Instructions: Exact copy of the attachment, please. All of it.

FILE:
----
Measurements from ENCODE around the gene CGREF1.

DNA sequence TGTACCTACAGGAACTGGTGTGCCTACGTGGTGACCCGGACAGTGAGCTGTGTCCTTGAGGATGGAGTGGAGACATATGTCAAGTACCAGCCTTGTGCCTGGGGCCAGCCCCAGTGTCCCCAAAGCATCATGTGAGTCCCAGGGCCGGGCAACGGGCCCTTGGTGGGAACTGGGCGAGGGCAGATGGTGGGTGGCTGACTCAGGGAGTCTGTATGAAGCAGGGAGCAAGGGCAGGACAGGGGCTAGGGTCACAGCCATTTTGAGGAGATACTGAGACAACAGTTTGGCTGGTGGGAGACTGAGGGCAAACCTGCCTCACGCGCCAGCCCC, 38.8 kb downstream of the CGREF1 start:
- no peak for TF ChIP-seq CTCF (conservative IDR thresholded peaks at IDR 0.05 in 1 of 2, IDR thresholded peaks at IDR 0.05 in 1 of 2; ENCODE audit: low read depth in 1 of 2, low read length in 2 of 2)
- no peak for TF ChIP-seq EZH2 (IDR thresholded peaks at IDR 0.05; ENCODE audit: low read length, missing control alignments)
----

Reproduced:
Measurements from ENCODE around the gene CGREF1.

DNA sequence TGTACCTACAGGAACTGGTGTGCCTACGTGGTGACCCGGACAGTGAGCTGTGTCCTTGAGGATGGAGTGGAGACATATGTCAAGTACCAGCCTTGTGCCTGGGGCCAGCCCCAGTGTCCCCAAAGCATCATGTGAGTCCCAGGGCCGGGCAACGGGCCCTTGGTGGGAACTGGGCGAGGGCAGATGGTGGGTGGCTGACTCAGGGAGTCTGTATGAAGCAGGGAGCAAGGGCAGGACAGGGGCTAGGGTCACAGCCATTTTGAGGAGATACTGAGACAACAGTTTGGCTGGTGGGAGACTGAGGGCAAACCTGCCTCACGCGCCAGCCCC, 38.8 kb downstream of the CGREF1 start:
- no peak for TF ChIP-seq CTCF (conservative IDR thresholded peaks at IDR 0.05 in 1 of 2, IDR thresholded peaks at IDR 0.05 in 1 of 2; ENCODE audit: low read depth in 1 of 2, low read length in 2 of 2)
- no peak for TF ChIP-seq EZH2 (IDR thresholded peaks at IDR 0.05; ENCODE audit: low read length, missing control alignments)